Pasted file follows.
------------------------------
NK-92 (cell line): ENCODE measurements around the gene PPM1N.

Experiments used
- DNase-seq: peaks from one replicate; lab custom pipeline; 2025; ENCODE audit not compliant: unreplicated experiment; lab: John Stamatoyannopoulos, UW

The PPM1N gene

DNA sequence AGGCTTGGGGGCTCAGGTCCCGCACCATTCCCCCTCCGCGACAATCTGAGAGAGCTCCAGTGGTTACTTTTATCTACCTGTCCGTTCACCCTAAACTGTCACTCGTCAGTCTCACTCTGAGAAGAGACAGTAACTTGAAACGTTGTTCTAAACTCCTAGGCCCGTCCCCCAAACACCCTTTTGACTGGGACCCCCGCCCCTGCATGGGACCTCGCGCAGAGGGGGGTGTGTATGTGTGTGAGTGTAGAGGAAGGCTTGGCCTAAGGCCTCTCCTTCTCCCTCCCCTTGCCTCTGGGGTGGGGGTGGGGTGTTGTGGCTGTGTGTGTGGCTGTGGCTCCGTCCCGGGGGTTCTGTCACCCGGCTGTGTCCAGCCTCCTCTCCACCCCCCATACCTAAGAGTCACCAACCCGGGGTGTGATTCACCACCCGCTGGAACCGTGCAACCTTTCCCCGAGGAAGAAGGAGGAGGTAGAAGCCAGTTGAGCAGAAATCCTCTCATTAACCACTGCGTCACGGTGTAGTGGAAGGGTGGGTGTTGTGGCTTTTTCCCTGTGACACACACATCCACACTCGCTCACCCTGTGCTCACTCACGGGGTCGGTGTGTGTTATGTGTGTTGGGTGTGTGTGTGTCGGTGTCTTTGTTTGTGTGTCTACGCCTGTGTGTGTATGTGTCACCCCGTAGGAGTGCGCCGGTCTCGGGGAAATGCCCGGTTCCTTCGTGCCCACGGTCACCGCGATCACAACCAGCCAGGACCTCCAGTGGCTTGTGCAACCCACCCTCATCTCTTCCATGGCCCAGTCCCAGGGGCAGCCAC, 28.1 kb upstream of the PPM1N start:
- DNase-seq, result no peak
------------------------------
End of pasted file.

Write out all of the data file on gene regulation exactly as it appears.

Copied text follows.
NK-92 (cell line): ENCODE measurements around the gene PPM1N.

Experiments used
- DNase-seq: peaks from one replicate; lab custom pipeline; 2025; ENCODE audit not compliant: unreplicated experiment; lab: John Stamatoyannopoulos, UW

The PPM1N gene

DNA sequence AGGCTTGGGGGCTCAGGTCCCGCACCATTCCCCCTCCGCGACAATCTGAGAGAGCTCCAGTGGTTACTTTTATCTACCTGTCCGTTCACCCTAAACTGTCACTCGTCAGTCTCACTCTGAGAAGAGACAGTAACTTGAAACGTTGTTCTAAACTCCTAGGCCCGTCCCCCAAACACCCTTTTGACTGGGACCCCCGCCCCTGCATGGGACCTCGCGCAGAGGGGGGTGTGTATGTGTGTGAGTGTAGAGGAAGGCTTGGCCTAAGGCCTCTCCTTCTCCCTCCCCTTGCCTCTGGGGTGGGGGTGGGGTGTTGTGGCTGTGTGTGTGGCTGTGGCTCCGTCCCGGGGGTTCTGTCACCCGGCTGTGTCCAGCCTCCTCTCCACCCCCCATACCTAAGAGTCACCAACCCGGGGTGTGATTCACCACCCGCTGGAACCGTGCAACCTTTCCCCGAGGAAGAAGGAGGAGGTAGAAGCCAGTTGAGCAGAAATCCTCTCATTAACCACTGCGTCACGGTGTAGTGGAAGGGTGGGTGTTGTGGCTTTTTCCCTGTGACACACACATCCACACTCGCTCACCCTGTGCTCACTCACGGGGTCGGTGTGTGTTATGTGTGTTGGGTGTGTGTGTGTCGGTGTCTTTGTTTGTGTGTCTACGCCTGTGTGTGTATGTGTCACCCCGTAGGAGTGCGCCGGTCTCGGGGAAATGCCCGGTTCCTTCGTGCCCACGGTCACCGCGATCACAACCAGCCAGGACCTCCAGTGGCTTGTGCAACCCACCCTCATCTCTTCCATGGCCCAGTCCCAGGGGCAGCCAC, 28.1 kb upstream of the PPM1N start:
- DNase-seq, result no peak